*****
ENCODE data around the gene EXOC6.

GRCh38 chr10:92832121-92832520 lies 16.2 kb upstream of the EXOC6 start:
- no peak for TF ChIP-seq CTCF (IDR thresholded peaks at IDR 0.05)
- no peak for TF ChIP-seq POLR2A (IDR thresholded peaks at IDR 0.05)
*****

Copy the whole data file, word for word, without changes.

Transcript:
ENCODE data around the gene EXOC6.

GRCh38 chr10:92832121-92832520 lies 16.2 kb upstream of the EXOC6 start:
- no peak for TF ChIP-seq CTCF (IDR thresholded peaks at IDR 0.05)
- no peak for TF ChIP-seq POLR2A (IDR thresholded peaks at IDR 0.05)